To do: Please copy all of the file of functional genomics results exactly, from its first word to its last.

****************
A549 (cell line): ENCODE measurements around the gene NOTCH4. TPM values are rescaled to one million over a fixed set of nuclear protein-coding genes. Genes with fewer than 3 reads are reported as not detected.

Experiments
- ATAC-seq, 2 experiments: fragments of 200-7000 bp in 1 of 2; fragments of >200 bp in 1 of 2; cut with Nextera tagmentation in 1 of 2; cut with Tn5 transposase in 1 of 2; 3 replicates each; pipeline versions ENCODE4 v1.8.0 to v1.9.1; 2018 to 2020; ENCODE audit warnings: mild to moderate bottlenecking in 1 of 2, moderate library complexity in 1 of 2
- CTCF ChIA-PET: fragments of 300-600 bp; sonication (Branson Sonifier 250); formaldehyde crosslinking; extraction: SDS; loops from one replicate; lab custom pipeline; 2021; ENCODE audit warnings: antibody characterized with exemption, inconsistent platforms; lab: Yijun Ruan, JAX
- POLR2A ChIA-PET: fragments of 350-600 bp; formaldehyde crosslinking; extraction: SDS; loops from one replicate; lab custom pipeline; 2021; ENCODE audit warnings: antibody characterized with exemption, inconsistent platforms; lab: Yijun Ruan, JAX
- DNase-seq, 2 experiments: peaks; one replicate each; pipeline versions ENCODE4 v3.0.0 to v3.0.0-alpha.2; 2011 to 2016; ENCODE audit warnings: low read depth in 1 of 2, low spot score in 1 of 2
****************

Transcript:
A549 (cell line): ENCODE measurements around the gene NOTCH4. TPM values are rescaled to one million over a fixed set of nuclear protein-coding genes. Genes with fewer than 3 reads are reported as not detected.

Experiments
- ATAC-seq, 2 experiments: fragments of 200-7000 bp in 1 of 2; fragments of >200 bp in 1 of 2; cut with Nextera tagmentation in 1 of 2; cut with Tn5 transposase in 1 of 2; 3 replicates each; pipeline versions ENCODE4 v1.8.0 to v1.9.1; 2018 to 2020; ENCODE audit warnings: mild to moderate bottlenecking in 1 of 2, moderate library complexity in 1 of 2
- CTCF ChIA-PET: fragments of 300-600 bp; sonication (Branson Sonifier 250); formaldehyde crosslinking; extraction: SDS; loops from one replicate; lab custom pipeline; 2021; ENCODE audit warnings: antibody characterized with exemption, inconsistent platforms; lab: Yijun Ruan, JAX
- POLR2A ChIA-PET: fragments of 350-600 bp; formaldehyde crosslinking; extraction: SDS; loops from one replicate; lab custom pipeline; 2021; ENCODE audit warnings: antibody characterized with exemption, inconsistent platforms; lab: Yijun Ruan, JAX
- DNase-seq, 2 experiments: peaks; one replicate each; pipeline versions ENCODE4 v3.0.0 to v3.0.0-alpha.2; 2011 to 2016; ENCODE audit warnings: low read depth in 1 of 2, low spot score in 1 of 2